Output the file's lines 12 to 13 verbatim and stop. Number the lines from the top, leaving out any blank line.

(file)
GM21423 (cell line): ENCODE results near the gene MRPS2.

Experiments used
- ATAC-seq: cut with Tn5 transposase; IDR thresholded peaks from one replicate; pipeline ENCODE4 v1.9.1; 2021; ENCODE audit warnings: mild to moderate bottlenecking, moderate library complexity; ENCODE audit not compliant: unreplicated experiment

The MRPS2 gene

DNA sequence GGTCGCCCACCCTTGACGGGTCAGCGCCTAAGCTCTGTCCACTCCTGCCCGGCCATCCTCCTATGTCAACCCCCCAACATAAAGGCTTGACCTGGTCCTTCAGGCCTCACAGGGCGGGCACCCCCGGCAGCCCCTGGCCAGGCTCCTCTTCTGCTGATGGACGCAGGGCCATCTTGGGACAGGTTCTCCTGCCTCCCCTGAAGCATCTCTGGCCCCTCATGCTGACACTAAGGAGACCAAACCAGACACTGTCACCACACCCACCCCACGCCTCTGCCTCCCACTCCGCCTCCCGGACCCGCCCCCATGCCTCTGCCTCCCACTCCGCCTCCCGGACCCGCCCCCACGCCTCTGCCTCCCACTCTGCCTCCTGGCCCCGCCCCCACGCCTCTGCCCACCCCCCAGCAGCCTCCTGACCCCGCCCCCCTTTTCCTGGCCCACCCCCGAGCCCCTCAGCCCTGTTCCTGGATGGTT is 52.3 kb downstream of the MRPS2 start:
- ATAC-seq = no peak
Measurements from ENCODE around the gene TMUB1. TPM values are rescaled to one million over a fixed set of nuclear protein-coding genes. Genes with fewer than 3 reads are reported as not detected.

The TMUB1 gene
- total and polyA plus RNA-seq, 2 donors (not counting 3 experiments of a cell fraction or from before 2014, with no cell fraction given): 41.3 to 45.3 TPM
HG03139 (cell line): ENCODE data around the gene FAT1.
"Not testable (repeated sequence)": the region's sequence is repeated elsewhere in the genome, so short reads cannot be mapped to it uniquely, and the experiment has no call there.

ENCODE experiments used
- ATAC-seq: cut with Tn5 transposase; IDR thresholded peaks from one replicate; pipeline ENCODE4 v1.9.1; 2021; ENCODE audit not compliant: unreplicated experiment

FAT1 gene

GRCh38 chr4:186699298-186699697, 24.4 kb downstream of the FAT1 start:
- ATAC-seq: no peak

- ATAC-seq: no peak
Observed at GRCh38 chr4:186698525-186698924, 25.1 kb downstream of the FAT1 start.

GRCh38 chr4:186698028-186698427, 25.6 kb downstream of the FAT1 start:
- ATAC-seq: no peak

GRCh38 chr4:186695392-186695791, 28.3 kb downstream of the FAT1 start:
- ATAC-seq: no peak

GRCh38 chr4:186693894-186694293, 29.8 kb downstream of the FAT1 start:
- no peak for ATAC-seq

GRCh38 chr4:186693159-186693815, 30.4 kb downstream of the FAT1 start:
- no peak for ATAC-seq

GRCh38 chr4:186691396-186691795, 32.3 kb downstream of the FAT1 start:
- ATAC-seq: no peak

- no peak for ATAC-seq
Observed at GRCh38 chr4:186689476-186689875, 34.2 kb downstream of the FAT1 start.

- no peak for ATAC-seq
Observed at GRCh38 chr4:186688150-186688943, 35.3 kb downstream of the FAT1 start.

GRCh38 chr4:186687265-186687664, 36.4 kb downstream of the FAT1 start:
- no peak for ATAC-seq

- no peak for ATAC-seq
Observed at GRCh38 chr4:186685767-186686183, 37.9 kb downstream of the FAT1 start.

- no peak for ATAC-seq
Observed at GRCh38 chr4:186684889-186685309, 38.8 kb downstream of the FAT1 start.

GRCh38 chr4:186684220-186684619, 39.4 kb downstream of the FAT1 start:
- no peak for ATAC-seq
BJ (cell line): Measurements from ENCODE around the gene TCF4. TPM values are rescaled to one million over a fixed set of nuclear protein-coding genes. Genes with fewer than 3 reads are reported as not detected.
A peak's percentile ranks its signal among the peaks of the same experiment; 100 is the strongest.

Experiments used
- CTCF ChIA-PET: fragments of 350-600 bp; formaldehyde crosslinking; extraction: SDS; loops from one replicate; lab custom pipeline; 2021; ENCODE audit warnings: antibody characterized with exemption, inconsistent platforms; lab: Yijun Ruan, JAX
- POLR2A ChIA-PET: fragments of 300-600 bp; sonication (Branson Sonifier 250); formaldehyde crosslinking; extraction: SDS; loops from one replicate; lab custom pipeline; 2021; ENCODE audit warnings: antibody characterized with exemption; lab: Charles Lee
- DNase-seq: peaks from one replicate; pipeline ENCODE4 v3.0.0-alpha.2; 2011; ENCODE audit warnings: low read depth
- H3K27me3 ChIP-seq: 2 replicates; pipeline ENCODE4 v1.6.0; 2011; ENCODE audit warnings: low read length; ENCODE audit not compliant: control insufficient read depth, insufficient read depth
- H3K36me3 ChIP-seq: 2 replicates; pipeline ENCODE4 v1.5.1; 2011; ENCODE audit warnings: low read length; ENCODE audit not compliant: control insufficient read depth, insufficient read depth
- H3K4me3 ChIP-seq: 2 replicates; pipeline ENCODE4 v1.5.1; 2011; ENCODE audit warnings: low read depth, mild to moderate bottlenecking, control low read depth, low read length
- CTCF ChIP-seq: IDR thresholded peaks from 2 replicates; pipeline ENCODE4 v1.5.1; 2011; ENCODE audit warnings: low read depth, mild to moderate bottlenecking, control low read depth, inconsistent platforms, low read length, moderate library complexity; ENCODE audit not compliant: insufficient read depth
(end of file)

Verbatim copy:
ENCODE experiments used
- ATAC-seq: cut with Tn5 transposase; IDR thresholded peaks from one replicate; pipeline ENCODE4 v1.9.1; 2021; ENCODE audit not compliant: unreplicated experiment